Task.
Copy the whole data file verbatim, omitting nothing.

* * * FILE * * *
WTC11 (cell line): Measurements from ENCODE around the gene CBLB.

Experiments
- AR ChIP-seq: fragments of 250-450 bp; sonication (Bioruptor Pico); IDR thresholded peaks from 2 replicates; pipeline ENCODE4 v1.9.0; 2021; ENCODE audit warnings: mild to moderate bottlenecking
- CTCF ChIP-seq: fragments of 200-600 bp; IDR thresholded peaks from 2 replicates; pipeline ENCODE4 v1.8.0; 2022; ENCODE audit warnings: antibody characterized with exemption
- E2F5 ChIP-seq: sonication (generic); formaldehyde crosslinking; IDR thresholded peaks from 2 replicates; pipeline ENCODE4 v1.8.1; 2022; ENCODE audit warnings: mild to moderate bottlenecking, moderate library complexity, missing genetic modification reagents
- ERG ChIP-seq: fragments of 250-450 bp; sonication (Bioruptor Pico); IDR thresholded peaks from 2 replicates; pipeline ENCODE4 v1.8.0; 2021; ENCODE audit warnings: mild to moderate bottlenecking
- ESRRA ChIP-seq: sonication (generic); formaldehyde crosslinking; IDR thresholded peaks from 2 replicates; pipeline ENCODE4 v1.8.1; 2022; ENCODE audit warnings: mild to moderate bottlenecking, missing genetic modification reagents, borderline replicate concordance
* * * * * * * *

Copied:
WTC11 (cell line): Measurements from ENCODE around the gene CBLB.

Experiments
- AR ChIP-seq: fragments of 250-450 bp; sonication (Bioruptor Pico); IDR thresholded peaks from 2 replicates; pipeline ENCODE4 v1.9.0; 2021; ENCODE audit warnings: mild to moderate bottlenecking
- CTCF ChIP-seq: fragments of 200-600 bp; IDR thresholded peaks from 2 replicates; pipeline ENCODE4 v1.8.0; 2022; ENCODE audit warnings: antibody characterized with exemption
- E2F5 ChIP-seq: sonication (generic); formaldehyde crosslinking; IDR thresholded peaks from 2 replicates; pipeline ENCODE4 v1.8.1; 2022; ENCODE audit warnings: mild to moderate bottlenecking, moderate library complexity, missing genetic modification reagents
- ERG ChIP-seq: fragments of 250-450 bp; sonication (Bioruptor Pico); IDR thresholded peaks from 2 replicates; pipeline ENCODE4 v1.8.0; 2021; ENCODE audit warnings: mild to moderate bottlenecking
- ESRRA ChIP-seq: sonication (generic); formaldehyde crosslinking; IDR thresholded peaks from 2 replicates; pipeline ENCODE4 v1.8.1; 2022; ENCODE audit warnings: mild to moderate bottlenecking, missing genetic modification reagents, borderline replicate concordance